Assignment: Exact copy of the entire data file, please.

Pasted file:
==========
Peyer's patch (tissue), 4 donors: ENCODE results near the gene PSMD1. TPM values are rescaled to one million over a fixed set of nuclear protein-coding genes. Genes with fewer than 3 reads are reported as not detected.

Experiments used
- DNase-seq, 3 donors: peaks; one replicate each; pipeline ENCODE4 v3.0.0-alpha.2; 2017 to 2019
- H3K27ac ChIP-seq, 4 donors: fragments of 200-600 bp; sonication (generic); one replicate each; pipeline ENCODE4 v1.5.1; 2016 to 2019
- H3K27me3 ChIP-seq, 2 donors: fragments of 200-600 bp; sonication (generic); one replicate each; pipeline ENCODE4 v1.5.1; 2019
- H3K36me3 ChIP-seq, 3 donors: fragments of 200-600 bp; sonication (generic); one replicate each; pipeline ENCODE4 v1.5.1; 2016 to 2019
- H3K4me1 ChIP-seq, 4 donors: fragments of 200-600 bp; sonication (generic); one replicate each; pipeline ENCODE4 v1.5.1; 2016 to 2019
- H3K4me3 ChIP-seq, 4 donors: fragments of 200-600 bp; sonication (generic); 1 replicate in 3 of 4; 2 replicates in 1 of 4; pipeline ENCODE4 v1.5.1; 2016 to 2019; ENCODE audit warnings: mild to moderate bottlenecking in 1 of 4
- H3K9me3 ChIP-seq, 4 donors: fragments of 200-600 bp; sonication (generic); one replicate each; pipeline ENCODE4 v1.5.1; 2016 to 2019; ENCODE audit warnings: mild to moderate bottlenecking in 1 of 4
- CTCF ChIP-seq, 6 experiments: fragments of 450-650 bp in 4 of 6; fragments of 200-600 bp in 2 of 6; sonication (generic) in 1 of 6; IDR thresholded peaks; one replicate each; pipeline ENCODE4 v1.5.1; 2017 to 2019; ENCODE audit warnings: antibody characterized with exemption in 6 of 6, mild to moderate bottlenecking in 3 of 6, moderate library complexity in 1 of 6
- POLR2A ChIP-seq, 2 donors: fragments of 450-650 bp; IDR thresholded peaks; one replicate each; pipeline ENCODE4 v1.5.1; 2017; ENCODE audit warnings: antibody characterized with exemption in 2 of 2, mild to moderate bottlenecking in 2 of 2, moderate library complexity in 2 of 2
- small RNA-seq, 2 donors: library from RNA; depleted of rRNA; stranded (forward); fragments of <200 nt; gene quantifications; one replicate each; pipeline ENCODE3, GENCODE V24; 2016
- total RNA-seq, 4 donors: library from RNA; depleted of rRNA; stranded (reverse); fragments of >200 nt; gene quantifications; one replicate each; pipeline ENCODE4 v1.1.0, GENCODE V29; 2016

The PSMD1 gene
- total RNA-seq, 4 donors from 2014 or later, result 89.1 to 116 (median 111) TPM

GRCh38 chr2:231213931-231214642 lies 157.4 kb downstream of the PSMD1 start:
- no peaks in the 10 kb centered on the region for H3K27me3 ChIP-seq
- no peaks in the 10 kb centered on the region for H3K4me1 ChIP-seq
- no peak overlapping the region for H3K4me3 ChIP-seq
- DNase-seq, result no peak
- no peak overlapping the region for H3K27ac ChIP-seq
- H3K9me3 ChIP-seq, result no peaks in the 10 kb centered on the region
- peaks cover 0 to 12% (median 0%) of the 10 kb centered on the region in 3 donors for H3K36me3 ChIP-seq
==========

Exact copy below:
Peyer's patch (tissue), 4 donors: ENCODE results near the gene PSMD1. TPM values are rescaled to one million over a fixed set of nuclear protein-coding genes. Genes with fewer than 3 reads are reported as not detected.

Experiments used
- DNase-seq, 3 donors: peaks; one replicate each; pipeline ENCODE4 v3.0.0-alpha.2; 2017 to 2019
- H3K27ac ChIP-seq, 4 donors: fragments of 200-600 bp; sonication (generic); one replicate each; pipeline ENCODE4 v1.5.1; 2016 to 2019
- H3K27me3 ChIP-seq, 2 donors: fragments of 200-600 bp; sonication (generic); one replicate each; pipeline ENCODE4 v1.5.1; 2019
- H3K36me3 ChIP-seq, 3 donors: fragments of 200-600 bp; sonication (generic); one replicate each; pipeline ENCODE4 v1.5.1; 2016 to 2019
- H3K4me1 ChIP-seq, 4 donors: fragments of 200-600 bp; sonication (generic); one replicate each; pipeline ENCODE4 v1.5.1; 2016 to 2019
- H3K4me3 ChIP-seq, 4 donors: fragments of 200-600 bp; sonication (generic); 1 replicate in 3 of 4; 2 replicates in 1 of 4; pipeline ENCODE4 v1.5.1; 2016 to 2019; ENCODE audit warnings: mild to moderate bottlenecking in 1 of 4
- H3K9me3 ChIP-seq, 4 donors: fragments of 200-600 bp; sonication (generic); one replicate each; pipeline ENCODE4 v1.5.1; 2016 to 2019; ENCODE audit warnings: mild to moderate bottlenecking in 1 of 4
- CTCF ChIP-seq, 6 experiments: fragments of 450-650 bp in 4 of 6; fragments of 200-600 bp in 2 of 6; sonication (generic) in 1 of 6; IDR thresholded peaks; one replicate each; pipeline ENCODE4 v1.5.1; 2017 to 2019; ENCODE audit warnings: antibody characterized with exemption in 6 of 6, mild to moderate bottlenecking in 3 of 6, moderate library complexity in 1 of 6
- POLR2A ChIP-seq, 2 donors: fragments of 450-650 bp; IDR thresholded peaks; one replicate each; pipeline ENCODE4 v1.5.1; 2017; ENCODE audit warnings: antibody characterized with exemption in 2 of 2, mild to moderate bottlenecking in 2 of 2, moderate library complexity in 2 of 2
- small RNA-seq, 2 donors: library from RNA; depleted of rRNA; stranded (forward); fragments of <200 nt; gene quantifications; one replicate each; pipeline ENCODE3, GENCODE V24; 2016
- total RNA-seq, 4 donors: library from RNA; depleted of rRNA; stranded (reverse); fragments of >200 nt; gene quantifications; one replicate each; pipeline ENCODE4 v1.1.0, GENCODE V29; 2016

The PSMD1 gene
- total RNA-seq, 4 donors from 2014 or later, result 89.1 to 116 (median 111) TPM

GRCh38 chr2:231213931-231214642 lies 157.4 kb downstream of the PSMD1 start:
- no peaks in the 10 kb centered on the region for H3K27me3 ChIP-seq
- no peaks in the 10 kb centered on the region for H3K4me1 ChIP-seq
- no peak overlapping the region for H3K4me3 ChIP-seq
- DNase-seq, result no peak
- no peak overlapping the region for H3K27ac ChIP-seq
- H3K9me3 ChIP-seq, result no peaks in the 10 kb centered on the region
- peaks cover 0 to 12% (median 0%) of the 10 kb centered on the region in 3 donors for H3K36me3 ChIP-seq